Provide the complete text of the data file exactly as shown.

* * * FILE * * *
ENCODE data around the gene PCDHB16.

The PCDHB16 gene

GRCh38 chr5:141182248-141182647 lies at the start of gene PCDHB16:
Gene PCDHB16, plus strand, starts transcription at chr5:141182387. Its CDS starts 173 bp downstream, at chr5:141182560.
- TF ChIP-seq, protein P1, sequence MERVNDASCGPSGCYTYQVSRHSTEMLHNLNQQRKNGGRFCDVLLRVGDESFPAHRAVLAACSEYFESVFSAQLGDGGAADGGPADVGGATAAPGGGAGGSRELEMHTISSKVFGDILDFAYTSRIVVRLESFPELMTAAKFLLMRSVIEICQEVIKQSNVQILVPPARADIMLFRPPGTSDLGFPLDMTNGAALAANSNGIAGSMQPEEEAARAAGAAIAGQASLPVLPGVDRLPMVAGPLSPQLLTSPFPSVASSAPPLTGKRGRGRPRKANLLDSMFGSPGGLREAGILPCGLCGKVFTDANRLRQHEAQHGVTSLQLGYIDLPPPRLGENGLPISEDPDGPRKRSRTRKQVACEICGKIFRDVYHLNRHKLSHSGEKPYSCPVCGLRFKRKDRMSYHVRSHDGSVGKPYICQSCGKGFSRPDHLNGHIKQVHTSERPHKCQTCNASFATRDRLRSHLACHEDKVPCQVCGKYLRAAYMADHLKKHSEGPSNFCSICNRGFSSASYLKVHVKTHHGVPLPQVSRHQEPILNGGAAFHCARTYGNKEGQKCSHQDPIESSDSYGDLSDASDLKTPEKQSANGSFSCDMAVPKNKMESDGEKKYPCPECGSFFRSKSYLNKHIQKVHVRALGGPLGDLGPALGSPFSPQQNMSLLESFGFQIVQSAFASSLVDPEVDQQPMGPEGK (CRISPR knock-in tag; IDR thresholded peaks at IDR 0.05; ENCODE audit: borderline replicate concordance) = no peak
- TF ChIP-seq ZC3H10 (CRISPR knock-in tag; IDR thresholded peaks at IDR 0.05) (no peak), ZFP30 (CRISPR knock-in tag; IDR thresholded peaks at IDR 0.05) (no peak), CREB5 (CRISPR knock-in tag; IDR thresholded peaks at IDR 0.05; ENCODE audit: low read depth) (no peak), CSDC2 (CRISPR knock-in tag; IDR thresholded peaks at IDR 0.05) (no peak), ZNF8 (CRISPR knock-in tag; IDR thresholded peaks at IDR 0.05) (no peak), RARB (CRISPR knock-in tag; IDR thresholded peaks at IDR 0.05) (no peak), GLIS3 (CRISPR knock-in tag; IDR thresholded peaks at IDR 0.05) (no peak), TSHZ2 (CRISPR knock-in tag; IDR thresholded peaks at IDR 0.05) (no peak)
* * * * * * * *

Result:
ENCODE data around the gene PCDHB16.

The PCDHB16 gene

GRCh38 chr5:141182248-141182647 lies at the start of gene PCDHB16:
Gene PCDHB16, plus strand, starts transcription at chr5:141182387. Its CDS starts 173 bp downstream, at chr5:141182560.
- TF ChIP-seq, protein P1, sequence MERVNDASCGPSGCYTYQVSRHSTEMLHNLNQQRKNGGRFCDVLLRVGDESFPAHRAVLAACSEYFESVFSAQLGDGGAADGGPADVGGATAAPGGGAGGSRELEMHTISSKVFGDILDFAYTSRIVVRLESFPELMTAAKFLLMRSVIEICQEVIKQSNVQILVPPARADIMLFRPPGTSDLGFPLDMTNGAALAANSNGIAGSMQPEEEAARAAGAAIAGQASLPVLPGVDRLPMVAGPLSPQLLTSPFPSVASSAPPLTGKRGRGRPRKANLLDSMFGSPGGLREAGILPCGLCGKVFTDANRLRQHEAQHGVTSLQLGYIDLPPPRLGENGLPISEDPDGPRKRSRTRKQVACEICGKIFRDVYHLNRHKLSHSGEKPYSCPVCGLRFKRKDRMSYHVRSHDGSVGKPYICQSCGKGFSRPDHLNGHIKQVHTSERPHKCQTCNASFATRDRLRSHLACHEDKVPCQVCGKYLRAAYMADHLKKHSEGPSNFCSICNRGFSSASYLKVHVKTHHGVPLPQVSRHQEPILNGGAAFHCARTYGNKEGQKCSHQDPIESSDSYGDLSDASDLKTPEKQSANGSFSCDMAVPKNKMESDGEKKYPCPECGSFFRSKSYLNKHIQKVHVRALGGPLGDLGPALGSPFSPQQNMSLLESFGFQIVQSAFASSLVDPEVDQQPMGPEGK (CRISPR knock-in tag; IDR thresholded peaks at IDR 0.05; ENCODE audit: borderline replicate concordance) = no peak
- TF ChIP-seq ZC3H10 (CRISPR knock-in tag; IDR thresholded peaks at IDR 0.05) (no peak), ZFP30 (CRISPR knock-in tag; IDR thresholded peaks at IDR 0.05) (no peak), CREB5 (CRISPR knock-in tag; IDR thresholded peaks at IDR 0.05; ENCODE audit: low read depth) (no peak), CSDC2 (CRISPR knock-in tag; IDR thresholded peaks at IDR 0.05) (no peak), ZNF8 (CRISPR knock-in tag; IDR thresholded peaks at IDR 0.05) (no peak), RARB (CRISPR knock-in tag; IDR thresholded peaks at IDR 0.05) (no peak), GLIS3 (CRISPR knock-in tag; IDR thresholded peaks at IDR 0.05) (no peak), TSHZ2 (CRISPR knock-in tag; IDR thresholded peaks at IDR 0.05) (no peak)